Can you explain how credits work? Why are some classes worth 4 credits and why do students take around 12-16 a semester? Coming from high school, this is a little confusing.
Credit hours are related to the number of hours spent in a class each week.
– Kevin Pitts
The general rule of thumb is that you need to spend two hours outside of class for every hour you spend in class. So if you are taking 15 hours, then you would spend 15 hours in class each week and 30 hours out of class each week. That’s a total of 45 hours, which is very similar to the time spent working full time.
However, credit hours don’t exactly match the number of hours you spend in class each week. For example, a 4 hour physics course might consist of 100 minutes of lecture, 110 minutes of discussion and 110 minutes of lab each week, for a total of 5.3 classroom hours. Courses also have different difficulty levels, so for some courses you’ll spend more than 2 hours out of class for each hour in class, and for other courses you’ll spend less.
Credit hours are representations for time working on a course.
– J.W. Morrisette
Credit hours certainly can be confusing because they are really representations of ACTUAL hours spent working in a course. A rough formula to follow is that every 1 credit hour is equal to approximately 40 ACTUAL hours of work a semester. A class that offers 3 credit hours would equate to roughly 120 actual hours of work a semester. This is a rough estimate so it certainly varies. No two students are exactly alike so actual work hours depend on the individual.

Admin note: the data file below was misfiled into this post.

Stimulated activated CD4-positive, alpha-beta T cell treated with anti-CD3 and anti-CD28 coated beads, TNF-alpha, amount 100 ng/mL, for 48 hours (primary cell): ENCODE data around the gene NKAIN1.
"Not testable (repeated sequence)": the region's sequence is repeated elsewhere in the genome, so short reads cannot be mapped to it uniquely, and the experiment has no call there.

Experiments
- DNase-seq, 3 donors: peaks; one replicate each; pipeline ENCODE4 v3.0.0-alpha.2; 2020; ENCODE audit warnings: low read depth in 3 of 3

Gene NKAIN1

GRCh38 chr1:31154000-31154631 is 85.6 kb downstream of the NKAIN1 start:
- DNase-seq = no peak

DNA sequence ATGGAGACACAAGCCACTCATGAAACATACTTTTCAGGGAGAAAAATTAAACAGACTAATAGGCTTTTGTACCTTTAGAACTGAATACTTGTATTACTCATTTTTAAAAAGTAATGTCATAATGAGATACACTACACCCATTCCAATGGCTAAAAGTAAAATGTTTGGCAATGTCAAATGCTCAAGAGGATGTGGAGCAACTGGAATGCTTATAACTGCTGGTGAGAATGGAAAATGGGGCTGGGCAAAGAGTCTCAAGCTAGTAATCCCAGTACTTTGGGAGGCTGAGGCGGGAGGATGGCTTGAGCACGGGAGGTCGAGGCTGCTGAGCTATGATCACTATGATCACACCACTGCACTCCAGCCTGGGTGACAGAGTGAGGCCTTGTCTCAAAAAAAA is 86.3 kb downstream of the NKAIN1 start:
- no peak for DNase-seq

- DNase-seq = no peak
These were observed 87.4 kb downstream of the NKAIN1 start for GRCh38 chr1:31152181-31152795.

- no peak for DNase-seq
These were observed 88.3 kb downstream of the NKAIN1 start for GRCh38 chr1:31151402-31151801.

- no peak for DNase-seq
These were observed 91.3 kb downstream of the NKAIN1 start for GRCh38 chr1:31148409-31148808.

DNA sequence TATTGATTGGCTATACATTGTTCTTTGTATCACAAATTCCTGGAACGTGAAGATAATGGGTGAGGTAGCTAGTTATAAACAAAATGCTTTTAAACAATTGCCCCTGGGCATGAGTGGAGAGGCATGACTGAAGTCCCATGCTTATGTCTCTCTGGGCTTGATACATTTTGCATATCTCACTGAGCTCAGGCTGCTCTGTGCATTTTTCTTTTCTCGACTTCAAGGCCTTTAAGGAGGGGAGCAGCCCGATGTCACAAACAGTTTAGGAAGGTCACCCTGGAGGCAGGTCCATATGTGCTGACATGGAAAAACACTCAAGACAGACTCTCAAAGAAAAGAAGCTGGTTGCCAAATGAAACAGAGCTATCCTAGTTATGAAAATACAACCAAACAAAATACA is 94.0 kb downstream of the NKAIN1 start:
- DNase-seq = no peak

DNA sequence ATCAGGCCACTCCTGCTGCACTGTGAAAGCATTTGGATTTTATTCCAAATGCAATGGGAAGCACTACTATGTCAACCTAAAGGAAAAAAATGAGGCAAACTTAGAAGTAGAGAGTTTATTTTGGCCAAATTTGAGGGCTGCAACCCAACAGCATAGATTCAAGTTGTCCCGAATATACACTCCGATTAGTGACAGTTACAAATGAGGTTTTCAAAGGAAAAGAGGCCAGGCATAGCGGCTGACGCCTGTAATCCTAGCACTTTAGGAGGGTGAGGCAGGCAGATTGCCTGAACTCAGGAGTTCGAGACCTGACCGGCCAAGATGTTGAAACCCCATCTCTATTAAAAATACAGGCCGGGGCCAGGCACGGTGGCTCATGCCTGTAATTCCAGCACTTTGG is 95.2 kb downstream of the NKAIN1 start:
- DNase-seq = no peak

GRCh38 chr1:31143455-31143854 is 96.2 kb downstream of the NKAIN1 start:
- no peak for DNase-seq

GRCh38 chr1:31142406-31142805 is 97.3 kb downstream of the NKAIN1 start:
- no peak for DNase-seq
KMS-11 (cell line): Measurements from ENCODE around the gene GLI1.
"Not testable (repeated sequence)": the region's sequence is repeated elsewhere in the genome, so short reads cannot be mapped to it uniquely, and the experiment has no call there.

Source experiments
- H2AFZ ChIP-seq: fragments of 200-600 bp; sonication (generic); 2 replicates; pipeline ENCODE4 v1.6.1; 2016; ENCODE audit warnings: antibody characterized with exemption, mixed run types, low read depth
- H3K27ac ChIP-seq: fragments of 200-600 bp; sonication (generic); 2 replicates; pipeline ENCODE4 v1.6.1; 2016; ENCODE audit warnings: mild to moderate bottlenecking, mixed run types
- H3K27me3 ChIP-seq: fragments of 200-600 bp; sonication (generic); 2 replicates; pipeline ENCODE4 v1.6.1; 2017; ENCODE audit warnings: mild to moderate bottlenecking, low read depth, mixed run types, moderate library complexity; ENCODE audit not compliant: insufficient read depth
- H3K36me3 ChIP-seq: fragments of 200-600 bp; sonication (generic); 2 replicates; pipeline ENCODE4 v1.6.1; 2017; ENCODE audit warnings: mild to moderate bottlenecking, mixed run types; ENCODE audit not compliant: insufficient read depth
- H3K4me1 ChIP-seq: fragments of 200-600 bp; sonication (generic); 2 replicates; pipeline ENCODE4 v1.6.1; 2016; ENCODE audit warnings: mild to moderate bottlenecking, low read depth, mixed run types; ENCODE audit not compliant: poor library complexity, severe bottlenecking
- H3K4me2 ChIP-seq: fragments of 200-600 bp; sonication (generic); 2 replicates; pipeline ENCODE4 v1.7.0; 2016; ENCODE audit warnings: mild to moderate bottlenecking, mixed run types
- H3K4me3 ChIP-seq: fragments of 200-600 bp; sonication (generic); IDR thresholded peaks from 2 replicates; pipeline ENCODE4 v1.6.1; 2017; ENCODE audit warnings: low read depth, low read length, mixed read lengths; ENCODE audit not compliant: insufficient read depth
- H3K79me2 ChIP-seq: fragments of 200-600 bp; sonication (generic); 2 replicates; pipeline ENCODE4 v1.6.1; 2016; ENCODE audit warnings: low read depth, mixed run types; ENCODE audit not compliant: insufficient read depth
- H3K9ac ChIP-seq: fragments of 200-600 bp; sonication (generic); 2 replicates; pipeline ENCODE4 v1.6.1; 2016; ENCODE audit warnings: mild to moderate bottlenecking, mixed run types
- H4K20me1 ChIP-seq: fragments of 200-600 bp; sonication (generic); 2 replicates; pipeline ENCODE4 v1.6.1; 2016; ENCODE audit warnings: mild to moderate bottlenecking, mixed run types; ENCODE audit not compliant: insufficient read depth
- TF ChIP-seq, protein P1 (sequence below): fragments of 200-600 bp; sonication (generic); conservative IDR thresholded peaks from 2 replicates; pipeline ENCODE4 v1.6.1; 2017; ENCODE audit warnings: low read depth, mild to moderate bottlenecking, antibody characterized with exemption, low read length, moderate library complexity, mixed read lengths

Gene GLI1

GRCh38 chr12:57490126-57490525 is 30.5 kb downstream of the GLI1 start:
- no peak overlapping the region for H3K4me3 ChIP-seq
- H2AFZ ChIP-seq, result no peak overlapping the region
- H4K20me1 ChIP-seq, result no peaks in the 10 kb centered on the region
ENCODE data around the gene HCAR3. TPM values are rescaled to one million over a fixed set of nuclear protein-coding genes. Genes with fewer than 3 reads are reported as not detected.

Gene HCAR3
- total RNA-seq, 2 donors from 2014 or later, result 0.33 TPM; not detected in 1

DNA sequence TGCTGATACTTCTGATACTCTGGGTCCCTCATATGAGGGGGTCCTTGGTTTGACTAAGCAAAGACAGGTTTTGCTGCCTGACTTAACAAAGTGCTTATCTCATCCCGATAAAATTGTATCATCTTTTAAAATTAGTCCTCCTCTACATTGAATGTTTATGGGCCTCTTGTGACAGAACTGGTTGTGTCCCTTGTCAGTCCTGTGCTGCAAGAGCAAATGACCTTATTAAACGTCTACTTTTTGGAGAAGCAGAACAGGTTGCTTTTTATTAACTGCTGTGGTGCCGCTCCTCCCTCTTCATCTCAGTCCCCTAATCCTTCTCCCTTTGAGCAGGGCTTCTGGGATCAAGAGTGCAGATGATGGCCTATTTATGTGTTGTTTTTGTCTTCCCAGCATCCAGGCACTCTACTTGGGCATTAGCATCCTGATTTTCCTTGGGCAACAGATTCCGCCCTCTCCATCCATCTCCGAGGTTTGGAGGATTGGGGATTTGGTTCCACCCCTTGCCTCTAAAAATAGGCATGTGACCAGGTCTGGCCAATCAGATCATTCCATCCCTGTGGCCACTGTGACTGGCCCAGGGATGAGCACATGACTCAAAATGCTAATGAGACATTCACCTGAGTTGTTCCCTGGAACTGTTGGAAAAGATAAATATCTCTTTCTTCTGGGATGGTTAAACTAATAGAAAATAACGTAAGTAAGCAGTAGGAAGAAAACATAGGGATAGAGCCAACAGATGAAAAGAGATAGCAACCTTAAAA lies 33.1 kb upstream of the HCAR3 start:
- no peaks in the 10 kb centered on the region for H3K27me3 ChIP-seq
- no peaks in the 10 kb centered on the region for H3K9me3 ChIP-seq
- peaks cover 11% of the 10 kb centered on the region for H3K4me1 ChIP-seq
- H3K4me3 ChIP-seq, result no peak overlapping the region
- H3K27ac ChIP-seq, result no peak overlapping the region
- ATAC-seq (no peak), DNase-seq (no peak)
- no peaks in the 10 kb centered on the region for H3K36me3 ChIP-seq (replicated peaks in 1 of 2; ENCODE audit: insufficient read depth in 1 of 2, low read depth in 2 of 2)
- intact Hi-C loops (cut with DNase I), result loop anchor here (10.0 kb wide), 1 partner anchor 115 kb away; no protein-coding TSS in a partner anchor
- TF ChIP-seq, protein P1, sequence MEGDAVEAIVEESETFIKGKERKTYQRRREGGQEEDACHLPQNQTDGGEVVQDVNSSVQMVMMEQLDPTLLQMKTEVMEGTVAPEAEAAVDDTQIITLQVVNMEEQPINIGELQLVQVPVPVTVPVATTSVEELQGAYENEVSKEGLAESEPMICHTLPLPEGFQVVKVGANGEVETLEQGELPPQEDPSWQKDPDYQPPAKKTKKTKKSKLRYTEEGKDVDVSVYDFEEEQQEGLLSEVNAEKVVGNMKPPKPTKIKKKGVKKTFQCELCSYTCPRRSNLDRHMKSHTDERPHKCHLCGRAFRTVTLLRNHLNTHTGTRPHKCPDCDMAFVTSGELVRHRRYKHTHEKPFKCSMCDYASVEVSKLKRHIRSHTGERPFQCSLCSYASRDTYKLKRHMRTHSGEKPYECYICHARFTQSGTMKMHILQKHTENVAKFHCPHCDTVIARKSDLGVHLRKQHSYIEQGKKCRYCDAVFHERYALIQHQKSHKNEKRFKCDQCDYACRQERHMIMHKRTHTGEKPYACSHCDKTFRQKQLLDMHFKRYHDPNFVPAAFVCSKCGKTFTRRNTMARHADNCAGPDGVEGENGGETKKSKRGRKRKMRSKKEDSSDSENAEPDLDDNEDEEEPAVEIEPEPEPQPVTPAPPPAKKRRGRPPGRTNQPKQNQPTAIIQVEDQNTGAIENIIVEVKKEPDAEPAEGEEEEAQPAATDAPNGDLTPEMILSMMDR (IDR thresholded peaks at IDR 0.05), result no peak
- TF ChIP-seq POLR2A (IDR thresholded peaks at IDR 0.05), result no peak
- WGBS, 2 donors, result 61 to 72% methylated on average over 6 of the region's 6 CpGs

Those actual hours of work are spread out over the course of a 16 week semester. SO- taking a 3 credit hour course would mean that over the semester you might average about 8 hours per week of actual work time invested in work related to the course. This, again, is only an average-some weeks might require more and some weeks might be less-it all depends on the course.
Credits equate to time spent for a course.
– Katie Abrams
For each credit hour, students are in class for instruction. For each hour you are in class, it is suggested you prepare, study, or work for that class an hour or so. So, for that 3-credit hour class, you’d spend about 3 hours in the classroom and at least 3 hours a week outside of class working or studying on your own. I can’t recall where that rule of thumb came from, but it’s something that makes sense. Many students in our major (Agricultural Communications) hold part-time jobs or local internships and get involved in student organizations.
You’ll have to find the best balance for you, but I always advise students to get started in extracurricular activities and jobs that contribute to their career explorations and goals. Those experiences will not only make your learning more colorful, but will also lead you to creating the right networks to position yourself for a career. The sooner you start on that path, the better off you’ll be. Ask any senior, you’ll be surprised how fast time goes!